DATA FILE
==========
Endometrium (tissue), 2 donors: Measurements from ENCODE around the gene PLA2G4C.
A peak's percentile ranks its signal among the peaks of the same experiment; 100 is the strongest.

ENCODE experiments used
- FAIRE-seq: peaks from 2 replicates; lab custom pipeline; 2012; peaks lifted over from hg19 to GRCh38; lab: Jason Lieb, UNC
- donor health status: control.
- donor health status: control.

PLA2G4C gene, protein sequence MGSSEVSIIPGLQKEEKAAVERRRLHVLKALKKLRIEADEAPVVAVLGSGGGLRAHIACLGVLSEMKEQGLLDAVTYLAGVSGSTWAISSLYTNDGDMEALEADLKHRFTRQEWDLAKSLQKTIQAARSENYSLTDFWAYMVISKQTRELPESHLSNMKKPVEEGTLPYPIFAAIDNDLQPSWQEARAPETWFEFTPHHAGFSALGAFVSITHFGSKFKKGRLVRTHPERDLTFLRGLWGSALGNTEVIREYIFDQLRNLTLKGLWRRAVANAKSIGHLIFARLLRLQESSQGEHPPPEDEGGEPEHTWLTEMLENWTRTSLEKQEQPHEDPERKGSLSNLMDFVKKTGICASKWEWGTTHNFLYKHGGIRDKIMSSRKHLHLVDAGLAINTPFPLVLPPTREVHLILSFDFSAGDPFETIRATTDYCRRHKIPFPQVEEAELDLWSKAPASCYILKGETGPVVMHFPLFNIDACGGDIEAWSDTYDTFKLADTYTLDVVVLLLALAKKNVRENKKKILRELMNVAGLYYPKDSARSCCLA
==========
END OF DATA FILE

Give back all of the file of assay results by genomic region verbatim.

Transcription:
Endometrium (tissue), 2 donors: Measurements from ENCODE around the gene PLA2G4C.
A peak's percentile ranks its signal among the peaks of the same experiment; 100 is the strongest.

ENCODE experiments used
- FAIRE-seq: peaks from 2 replicates; lab custom pipeline; 2012; peaks lifted over from hg19 to GRCh38; lab: Jason Lieb, UNC
- donor health status: control.
- donor health status: control.

PLA2G4C gene, protein sequence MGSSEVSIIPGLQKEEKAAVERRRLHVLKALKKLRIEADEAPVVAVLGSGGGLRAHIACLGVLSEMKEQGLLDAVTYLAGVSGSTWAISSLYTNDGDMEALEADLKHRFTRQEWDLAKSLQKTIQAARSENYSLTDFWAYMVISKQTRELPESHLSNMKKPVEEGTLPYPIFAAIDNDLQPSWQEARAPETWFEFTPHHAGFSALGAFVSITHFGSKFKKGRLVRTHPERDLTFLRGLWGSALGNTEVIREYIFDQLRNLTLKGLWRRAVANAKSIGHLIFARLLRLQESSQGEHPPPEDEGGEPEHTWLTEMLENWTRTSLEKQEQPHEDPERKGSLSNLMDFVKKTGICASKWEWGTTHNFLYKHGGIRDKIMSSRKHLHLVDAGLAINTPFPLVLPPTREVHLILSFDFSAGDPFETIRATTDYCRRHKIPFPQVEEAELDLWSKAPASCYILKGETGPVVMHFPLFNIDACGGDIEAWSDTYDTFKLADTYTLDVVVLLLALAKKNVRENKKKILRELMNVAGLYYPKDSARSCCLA